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DVD Review: Captain Fantastic


DVD Review: Captain Fantastic

By Diane McCurdy

This film despite the title is not about a comic book super hero. It is about a father who has retreated to the wilds of the Oregon hills to live off the land and generally thumb his nose at society in general and capitalism in particular. Of course, Viggo Mortensen could be called super if we were discussing his exceptional acting skills. He delivers a nuanced and sensitive performance and has received nominations in the best actor category from the Screen Actors Guild and from the Hollywood Foreign Press. Always a captivating actor, he is something of an enigma as he is not the red carpet type. His exotic, chaotic background has given him the facility to communicate in six or seven languages. He revels in his Scandinavian roots by celebrating his body in its full frontal glory in this film and in an earlier one, Eastern Promises. He also has a pivotal role as Aragorn in The Lord of the Rings

As Ben Cash, the fantastic captain in question, he can he incredibly sensitive and equally cruel. A harsh reality has been introduced into the family’s idyllic, Eden-like setting. The children’s mother who had been hospitalized has died. Ben does not believe in sugar coating anything and soon he tells his brood that their mother has committed suicide by slashing her wrists. This necessitates a road trip to New Mexico where her family lives. There are many adventures along the way where the kids show how brilliantly they have been home-schooled yet how naive they are in the ways of the world. The youngest, barely more than a toddler, is given The Joy of Sex to read when she asks some probing questions. They can recite and explain the Bill of Rights. They can speak Esperanto. Yet the eldest is totally befuddled by his first kiss and doesn’t know how to handle the sensations it brings.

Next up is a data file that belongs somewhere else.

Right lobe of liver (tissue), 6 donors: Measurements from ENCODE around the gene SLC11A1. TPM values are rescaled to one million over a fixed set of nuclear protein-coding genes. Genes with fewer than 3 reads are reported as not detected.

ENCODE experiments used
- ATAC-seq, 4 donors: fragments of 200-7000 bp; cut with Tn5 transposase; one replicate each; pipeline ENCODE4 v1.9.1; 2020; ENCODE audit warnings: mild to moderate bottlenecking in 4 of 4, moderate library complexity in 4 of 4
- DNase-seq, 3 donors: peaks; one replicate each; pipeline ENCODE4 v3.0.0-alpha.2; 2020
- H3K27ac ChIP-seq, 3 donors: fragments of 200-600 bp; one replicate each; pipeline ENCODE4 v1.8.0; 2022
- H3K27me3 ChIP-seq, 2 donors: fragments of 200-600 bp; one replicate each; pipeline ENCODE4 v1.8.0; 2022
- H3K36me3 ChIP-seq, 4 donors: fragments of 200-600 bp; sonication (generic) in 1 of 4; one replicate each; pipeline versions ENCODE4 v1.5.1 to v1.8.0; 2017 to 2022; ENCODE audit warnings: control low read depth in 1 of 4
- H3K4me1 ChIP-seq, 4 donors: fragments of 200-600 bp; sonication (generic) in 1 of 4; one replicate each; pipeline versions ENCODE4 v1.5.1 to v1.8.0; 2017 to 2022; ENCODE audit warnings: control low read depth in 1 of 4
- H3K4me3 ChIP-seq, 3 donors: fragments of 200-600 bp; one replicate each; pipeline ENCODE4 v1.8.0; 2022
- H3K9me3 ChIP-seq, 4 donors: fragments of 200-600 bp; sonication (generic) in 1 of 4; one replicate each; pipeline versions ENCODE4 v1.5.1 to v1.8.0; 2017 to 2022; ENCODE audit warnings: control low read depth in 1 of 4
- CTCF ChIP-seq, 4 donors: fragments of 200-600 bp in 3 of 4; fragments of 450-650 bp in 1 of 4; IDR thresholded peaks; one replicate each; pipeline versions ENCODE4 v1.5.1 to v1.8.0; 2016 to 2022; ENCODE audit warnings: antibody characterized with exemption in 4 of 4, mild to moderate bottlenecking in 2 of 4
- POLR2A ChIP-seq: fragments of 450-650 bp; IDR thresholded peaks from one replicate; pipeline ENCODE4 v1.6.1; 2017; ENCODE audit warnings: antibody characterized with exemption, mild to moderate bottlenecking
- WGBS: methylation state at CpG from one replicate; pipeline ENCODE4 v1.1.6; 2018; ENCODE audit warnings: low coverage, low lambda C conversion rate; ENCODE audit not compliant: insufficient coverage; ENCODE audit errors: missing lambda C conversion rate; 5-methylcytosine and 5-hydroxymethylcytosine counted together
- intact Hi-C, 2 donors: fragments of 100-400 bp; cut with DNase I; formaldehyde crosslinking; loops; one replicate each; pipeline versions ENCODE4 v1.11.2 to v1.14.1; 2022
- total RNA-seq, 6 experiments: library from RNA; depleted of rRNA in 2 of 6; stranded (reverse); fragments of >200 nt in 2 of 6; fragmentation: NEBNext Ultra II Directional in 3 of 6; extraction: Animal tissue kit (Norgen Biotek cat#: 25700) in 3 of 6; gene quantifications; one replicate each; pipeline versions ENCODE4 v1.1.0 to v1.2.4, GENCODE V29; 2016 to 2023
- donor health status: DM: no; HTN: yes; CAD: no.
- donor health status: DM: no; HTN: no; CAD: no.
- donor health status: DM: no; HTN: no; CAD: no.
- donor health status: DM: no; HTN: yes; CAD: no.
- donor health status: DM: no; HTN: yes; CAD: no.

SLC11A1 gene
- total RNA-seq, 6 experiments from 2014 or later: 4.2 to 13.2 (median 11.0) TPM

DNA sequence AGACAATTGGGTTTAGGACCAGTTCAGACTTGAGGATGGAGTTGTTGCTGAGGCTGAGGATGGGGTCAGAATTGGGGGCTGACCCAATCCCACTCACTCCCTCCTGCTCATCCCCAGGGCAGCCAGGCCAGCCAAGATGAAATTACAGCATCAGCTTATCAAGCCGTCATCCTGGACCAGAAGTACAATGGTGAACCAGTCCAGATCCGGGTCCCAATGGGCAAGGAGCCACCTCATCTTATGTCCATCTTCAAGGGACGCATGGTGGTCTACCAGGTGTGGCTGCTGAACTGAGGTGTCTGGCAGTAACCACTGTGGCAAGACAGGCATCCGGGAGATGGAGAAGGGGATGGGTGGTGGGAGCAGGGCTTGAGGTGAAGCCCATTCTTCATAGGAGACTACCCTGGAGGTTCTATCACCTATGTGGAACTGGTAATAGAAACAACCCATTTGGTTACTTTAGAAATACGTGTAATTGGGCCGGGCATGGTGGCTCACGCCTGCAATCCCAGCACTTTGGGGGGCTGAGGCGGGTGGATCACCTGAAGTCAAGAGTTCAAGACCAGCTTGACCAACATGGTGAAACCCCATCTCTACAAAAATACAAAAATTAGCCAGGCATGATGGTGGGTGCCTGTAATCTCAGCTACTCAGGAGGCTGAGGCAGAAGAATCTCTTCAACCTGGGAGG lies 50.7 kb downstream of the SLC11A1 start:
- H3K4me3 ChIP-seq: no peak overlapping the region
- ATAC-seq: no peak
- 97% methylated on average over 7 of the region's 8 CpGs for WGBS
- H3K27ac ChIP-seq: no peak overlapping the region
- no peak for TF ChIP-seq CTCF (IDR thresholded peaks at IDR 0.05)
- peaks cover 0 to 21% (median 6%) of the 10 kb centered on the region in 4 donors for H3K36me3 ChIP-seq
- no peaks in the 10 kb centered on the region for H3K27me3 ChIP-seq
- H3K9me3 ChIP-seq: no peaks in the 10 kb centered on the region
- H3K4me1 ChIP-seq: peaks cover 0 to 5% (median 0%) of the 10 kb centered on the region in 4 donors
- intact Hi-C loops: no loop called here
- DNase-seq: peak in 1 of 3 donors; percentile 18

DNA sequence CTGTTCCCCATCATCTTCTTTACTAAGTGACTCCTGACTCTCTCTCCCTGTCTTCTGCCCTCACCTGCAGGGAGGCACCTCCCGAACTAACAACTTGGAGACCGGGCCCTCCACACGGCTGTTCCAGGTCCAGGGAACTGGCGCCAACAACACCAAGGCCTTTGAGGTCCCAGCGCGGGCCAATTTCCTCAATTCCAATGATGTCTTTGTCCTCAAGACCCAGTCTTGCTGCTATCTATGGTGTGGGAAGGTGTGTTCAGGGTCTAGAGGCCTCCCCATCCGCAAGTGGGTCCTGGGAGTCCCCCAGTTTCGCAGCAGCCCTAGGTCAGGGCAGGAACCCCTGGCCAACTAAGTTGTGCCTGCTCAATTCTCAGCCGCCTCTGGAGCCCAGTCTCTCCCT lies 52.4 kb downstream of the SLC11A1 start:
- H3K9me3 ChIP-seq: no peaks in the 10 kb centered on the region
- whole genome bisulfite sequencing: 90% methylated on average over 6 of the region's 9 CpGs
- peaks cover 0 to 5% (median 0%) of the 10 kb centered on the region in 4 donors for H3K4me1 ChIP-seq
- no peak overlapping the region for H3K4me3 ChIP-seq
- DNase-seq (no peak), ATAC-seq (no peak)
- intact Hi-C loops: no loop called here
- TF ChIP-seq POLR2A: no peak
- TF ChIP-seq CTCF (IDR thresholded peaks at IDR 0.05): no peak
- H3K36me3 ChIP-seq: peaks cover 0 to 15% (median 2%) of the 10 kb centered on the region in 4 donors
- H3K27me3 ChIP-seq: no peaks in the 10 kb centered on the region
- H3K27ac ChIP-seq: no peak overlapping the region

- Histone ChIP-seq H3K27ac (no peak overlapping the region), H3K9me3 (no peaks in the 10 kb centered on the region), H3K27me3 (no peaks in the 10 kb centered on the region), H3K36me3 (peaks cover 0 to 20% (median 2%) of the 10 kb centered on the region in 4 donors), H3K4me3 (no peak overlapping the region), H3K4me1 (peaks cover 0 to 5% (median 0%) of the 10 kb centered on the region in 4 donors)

Upon arriving at their destination, Ben finds the kids’ affluent grandfather, Frank Langella, has arranged a religious funeral. Wearing a bright red leisure suit and with one kid wearing what looks to be a gas mask, Ben bristles as his wife was a Buddhist and wanted to be cremated. He disrupts the service which prompts Langella to, reasonably, exert himself to protect his grandchildren and a tug of war over custody ensues and more bizarre events transpire.

The conclusion is, in a sense, more traditional but does not betray Ben’s previous values. He may be living in a house instead of a teepee but the house is full of the wisdom of books. Given the accolade of “Un Certain Regard” at the Cannes film Festival, Captain Fantastic is a funny, poignant intelligent film.